Plaintiff, the sponsor of a low and moderate income housing project, filed this summary dispossess action seeking to evict defendant tenant for materially breaching the covenant contained in her lease requiring her to recertify her income annually. Plaintiff proved compliance with the jurisdictional notice requirements mandated by the Anti-Eviction Act, N.J.S.A. 2A:18-61.1, but did not serve defendant with the pre-eviction notices required by regulations adopted by the New Jersey Housing and Mortgage Finance Agency.
Three issues are raised by this proceeding:
The salient facts are essentially undisputed. Plaintiff is the sponsor of Presidential Plaza, a complex consisting of several multi-unit residential apartment buildings constructed with funds obtained through a low interest loan from the New Jersey Housing and Mortgage Finance Agency (the Agency) pursuant to the "New Jersey Housing and Mortgage Finance Agency Law of 1983" (the Act). N.J.S.A. 55:14K-1 to -44. As a condition of the loan, admission to the housing project is limited to people or families with low or moderate incomes. N.J.S.A. 55:14K-8a. Defendant is a tenant in the project, having been admitted approximately seven years ago.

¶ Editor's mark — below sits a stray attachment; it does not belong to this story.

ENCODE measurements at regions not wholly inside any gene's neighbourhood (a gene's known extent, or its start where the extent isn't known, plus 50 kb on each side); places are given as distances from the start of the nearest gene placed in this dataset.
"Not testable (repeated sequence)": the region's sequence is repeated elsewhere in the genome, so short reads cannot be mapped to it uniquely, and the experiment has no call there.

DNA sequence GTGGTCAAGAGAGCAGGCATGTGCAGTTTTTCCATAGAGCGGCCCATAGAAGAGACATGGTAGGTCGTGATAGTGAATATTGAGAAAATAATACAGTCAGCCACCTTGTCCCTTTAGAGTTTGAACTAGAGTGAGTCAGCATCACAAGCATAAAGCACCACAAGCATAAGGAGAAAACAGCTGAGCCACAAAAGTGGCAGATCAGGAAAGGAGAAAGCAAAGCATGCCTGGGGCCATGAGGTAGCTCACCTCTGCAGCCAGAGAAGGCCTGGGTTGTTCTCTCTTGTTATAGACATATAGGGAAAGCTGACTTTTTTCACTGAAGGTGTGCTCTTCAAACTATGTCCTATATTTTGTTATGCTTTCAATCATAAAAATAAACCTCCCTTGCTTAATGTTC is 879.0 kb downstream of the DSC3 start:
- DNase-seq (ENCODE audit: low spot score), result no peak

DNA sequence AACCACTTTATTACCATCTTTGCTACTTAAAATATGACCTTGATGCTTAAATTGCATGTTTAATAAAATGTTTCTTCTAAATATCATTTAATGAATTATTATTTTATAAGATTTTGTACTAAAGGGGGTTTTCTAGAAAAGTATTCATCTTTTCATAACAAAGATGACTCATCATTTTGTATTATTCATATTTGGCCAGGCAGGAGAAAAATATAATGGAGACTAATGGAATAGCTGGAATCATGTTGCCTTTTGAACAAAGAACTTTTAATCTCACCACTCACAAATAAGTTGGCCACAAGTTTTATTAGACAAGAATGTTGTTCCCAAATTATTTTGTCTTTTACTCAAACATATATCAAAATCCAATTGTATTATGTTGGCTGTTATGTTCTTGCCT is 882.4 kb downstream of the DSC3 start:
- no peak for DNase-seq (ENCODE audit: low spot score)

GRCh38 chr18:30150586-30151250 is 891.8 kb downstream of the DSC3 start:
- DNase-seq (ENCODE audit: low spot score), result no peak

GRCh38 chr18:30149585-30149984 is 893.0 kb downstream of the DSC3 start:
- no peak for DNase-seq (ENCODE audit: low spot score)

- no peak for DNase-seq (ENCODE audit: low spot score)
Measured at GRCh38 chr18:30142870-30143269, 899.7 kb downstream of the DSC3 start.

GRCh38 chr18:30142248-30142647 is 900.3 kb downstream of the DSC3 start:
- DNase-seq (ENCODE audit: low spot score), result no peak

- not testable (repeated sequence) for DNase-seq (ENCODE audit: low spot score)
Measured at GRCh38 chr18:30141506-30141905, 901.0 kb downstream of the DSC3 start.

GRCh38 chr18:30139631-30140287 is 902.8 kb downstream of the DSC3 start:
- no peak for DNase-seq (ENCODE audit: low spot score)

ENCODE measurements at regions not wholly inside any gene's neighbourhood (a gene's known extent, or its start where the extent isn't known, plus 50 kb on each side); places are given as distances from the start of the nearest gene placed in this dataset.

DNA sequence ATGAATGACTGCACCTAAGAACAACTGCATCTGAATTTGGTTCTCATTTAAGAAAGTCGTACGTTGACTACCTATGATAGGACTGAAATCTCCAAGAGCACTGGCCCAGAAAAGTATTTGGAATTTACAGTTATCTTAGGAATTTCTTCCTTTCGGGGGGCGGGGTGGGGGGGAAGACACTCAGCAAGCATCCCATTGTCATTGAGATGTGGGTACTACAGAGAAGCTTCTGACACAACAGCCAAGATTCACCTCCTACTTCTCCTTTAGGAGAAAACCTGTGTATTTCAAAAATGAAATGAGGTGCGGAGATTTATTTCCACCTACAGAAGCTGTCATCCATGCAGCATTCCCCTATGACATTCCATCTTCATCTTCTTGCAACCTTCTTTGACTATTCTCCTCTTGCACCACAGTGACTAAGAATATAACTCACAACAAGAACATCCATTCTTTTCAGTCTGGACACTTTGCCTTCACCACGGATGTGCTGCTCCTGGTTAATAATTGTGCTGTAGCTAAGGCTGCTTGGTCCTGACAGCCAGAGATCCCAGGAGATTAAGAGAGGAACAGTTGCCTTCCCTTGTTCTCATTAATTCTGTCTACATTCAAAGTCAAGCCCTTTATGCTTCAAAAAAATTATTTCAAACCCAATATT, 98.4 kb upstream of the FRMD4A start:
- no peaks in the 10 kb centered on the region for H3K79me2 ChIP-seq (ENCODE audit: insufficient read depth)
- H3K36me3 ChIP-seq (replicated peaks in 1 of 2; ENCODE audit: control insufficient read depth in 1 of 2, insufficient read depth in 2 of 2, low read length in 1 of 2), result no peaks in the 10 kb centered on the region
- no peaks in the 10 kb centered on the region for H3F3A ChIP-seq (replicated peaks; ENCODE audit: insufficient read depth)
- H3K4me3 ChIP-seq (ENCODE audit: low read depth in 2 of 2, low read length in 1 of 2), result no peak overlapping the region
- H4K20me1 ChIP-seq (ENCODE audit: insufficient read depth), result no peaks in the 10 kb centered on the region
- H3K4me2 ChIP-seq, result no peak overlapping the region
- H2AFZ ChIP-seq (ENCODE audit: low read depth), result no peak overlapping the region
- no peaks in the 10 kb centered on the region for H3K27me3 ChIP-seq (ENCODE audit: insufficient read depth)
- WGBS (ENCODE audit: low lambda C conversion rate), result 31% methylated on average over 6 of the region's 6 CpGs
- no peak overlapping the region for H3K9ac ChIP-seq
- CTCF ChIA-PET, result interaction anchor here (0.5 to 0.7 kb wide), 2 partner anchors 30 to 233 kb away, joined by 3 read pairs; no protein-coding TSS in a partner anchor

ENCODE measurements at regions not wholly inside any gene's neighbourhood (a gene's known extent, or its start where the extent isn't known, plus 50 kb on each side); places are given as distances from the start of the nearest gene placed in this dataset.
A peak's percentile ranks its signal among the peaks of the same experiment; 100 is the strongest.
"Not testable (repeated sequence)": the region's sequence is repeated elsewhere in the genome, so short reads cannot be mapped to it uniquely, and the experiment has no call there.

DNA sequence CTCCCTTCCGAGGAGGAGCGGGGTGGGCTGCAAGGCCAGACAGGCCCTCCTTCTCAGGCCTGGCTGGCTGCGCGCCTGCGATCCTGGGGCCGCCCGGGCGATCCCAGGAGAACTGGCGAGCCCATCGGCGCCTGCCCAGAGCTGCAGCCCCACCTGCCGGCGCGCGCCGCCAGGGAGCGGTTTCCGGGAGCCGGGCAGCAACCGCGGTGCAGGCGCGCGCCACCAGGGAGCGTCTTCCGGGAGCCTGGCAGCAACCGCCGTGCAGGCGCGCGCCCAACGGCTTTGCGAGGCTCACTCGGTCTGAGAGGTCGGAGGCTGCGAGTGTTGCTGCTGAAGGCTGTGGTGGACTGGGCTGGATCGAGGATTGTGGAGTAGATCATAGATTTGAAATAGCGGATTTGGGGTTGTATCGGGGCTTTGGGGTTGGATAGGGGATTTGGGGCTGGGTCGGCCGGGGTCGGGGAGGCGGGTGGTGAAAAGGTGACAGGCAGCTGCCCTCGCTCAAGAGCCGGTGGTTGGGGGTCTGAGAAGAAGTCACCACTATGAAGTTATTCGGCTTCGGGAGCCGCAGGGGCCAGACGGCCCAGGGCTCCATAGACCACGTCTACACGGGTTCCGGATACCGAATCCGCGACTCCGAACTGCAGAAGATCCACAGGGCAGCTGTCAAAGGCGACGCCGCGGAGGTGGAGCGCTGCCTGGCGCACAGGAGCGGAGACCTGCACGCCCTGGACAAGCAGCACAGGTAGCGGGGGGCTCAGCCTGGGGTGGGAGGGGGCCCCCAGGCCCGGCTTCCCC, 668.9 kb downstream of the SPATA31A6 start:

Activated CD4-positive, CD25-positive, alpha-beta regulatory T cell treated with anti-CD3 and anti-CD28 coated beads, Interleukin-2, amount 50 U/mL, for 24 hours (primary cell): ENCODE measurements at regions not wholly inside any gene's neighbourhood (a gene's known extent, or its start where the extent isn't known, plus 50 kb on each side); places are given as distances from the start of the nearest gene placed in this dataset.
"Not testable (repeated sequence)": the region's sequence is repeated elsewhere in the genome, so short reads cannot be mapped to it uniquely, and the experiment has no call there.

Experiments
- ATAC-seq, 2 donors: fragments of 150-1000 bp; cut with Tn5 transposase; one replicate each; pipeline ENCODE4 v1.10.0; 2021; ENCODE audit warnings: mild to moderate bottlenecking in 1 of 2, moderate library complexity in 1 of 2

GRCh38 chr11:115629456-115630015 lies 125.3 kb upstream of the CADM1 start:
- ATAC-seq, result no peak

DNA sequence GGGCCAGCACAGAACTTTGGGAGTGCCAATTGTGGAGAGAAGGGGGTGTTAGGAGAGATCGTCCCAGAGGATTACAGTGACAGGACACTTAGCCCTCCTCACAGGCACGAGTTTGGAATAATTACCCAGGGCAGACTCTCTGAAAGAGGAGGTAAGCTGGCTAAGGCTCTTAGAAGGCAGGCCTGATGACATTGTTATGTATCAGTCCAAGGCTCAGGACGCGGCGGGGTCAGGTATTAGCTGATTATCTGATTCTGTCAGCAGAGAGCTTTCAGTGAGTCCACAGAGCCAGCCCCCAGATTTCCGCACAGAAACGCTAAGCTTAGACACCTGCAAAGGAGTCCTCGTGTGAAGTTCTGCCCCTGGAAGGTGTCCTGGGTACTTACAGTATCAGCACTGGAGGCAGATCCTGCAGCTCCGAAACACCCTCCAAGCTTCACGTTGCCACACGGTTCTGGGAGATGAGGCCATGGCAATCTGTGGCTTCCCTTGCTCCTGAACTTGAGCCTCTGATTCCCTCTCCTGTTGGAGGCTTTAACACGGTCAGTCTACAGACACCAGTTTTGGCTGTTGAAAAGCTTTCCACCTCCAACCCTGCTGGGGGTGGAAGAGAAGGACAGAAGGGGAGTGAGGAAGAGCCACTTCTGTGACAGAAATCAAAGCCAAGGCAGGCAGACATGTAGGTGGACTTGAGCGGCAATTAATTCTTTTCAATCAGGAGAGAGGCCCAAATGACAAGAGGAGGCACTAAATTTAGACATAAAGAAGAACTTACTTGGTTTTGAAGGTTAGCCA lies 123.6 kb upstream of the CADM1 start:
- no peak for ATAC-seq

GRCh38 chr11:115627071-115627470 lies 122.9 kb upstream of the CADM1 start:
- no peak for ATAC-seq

To ensure compliance with the income requirements, the Legislature specifically provided that:
Pursuant to this mandate, the Agency adopted regulations requiring the periodic recertification of tenants' income. N.J.A.C. 5:80-20.5. The regulations also require a specific procedure to be followed by the sponsor in notifying the tenant that he or she must recertify their income and the consequence of potential eviction if they fail to do so. Ibid.
As a result of these regulations, the lease between the parties contained the following covenant:
Plaintiff commenced this action to dispossess defendant pursuant to N.J.S.A. 2A:18-61.1e which provides for eviction if:
Plaintiff alleged that defendant failed to provide a completed income certification for year-end 1992 and year-end 1993. Plaintiff served the requisite statutory notice to cease upon defendant, advising her that she was in violation of her lease covenant. When defendant did not cure the breach, plaintiff then served the statutory termination notice one month prior to the institution of this action. N.J.S.A. 2A:18-61.2b.